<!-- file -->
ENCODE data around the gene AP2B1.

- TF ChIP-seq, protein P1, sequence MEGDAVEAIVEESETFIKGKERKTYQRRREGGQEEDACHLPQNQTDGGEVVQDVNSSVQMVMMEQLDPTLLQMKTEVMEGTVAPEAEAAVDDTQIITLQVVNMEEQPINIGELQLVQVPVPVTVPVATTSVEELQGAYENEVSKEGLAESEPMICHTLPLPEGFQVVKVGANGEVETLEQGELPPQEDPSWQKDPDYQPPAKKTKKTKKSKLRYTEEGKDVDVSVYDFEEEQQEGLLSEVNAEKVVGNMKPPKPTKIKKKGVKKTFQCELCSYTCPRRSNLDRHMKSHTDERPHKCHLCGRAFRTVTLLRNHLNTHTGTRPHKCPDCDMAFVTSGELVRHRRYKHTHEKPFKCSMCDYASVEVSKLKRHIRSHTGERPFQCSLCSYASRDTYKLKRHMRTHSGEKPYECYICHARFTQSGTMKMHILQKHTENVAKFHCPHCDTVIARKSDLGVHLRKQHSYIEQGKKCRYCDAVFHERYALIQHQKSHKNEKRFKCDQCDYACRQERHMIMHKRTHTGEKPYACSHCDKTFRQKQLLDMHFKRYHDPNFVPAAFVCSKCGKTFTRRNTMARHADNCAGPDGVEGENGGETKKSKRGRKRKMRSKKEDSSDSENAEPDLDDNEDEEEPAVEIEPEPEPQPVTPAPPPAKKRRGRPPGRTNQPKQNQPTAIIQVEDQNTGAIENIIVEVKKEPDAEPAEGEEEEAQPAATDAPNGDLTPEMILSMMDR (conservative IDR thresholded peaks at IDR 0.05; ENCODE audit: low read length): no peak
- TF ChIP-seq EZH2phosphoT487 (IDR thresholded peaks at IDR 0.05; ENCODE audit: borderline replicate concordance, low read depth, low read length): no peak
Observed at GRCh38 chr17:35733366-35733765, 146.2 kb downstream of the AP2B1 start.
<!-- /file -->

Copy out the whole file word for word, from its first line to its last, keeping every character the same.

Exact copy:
ENCODE data around the gene AP2B1.

- TF ChIP-seq, protein P1, sequence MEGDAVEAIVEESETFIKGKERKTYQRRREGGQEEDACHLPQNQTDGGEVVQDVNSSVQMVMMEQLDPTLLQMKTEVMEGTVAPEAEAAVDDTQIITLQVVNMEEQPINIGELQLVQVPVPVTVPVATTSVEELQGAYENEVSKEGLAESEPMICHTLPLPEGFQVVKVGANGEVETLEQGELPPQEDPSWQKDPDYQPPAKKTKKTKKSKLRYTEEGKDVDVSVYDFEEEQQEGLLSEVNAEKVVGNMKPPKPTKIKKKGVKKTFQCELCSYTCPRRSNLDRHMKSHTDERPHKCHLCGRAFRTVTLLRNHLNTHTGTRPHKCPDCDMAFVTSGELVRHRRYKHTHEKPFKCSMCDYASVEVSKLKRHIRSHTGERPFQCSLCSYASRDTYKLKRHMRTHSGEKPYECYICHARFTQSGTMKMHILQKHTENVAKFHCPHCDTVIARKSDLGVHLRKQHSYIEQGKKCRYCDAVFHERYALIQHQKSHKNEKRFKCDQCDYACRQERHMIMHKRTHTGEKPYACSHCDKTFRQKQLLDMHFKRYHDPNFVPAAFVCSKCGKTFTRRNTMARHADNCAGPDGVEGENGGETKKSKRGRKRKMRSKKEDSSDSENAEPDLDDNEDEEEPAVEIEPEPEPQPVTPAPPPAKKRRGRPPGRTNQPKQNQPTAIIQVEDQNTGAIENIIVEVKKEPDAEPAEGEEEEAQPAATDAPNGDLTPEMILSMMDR (conservative IDR thresholded peaks at IDR 0.05; ENCODE audit: low read length): no peak
- TF ChIP-seq EZH2phosphoT487 (IDR thresholded peaks at IDR 0.05; ENCODE audit: borderline replicate concordance, low read depth, low read length): no peak
Observed at GRCh38 chr17:35733366-35733765, 146.2 kb downstream of the AP2B1 start.